and the term itself were first discussed in works by a Dutch language professor, Knud
Lambrecht in 1981. And I had been doing precisely what Lambrecht and his colleagues and a
few others promoted in the 1980s, i.e., address and instruct students about the gap between
standard and spoken French and teach a spoken French that students are likely to hear.

As Durán and McCool point out in their articles, as early as 1914, a French linguist, Vendreyes,
wrote “l’écart entre la langue parlée et la langue écrite est de plus en plus grande” (Durán
and McCool, 2003; see citation Vendreyes). The work of an American French instructor
discussing the impact of the 1980s New French movement was also cited in the article, John
Joseph’s “New French: A Pedagogical Crisis in the Making.” (Joseph, 1988). According to Durán

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and McCool, Joseph in his study affirms that, “the structural gap between the standard dialect
and what most urban people speak in most circumstances is considerably wider than for any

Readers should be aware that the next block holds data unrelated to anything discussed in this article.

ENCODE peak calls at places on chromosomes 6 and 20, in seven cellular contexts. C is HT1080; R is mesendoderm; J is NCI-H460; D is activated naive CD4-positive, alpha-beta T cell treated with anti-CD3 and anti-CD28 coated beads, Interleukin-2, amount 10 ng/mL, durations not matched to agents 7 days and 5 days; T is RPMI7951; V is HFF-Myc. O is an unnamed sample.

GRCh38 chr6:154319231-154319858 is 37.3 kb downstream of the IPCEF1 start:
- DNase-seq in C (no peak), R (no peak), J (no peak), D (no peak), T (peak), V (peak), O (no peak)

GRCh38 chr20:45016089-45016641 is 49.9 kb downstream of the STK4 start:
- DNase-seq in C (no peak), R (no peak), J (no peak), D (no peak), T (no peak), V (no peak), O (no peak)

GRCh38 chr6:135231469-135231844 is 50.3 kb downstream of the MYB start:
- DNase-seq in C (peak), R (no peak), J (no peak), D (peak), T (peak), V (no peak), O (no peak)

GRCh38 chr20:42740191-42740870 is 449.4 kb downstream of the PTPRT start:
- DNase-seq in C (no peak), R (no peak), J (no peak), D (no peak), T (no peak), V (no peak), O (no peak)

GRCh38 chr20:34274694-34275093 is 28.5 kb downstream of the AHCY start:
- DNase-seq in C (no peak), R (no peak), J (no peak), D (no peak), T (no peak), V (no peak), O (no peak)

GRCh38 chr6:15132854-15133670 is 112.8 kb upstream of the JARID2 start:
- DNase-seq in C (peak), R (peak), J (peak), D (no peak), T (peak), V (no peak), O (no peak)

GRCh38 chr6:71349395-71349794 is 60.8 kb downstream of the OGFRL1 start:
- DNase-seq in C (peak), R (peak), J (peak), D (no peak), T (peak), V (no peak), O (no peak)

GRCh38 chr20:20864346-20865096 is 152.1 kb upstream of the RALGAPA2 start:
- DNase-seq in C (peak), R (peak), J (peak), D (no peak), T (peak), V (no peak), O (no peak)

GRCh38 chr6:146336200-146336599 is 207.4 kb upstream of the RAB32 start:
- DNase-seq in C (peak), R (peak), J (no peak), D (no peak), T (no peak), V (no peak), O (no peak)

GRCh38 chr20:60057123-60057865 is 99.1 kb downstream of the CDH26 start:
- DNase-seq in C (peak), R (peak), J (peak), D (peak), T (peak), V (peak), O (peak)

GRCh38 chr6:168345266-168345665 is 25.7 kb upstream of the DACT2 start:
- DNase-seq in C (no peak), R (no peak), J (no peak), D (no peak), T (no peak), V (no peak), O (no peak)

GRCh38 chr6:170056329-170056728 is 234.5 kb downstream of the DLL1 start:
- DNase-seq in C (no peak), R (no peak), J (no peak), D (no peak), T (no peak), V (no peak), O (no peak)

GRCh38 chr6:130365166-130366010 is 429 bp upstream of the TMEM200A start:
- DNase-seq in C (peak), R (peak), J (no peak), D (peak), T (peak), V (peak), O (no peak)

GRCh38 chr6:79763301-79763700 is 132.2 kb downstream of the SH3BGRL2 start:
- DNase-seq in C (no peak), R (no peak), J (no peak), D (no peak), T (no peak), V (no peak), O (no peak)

other major European language...Joseph thus distinguishes between Standard Modern French
and the more commonly spoken variety--what Lambrecht referred to as “New French” (Durán
and McCool, 2003; see citation Joseph). Durán and McCool frame the issue, referring to
Joseph’s work

                “Joseph predicts that the traditional efforts to protect standard academic
                French from the changes occurring in the spoken dialect will ‘inevitably
                result in its becoming a classical--i.e., dead--language, replaced in most
                functional spheres by a Standard New French that is only beginning to
                emerge.’ Ultimately, Joseph explores the dilemma that this phenomenon
                poses for the teaching of French. In his opinion, ‘it is inconsistent with the
                goals of the proficiency movement to spend time training students for oral
                ability in Standard Modern French, when “that is less and less likely to be
                the language of normal interaction with their peers.’ Continuing to use the
                formal structures of written French in oral practice will ‘more closely
                resemble the artificial use of classroom Latin or Greek than training in a
                living language” (Durán and McCool, 2003).

I agree with Durán and McCool when they insist that, as instructors of French, we must
consider in what context will our students encounter French and put their language into
practice? As they suggest, “the most probable situations would involve travel, personal
encounters, and the various forms of audiovisual media” (Durán and McCool, 2003).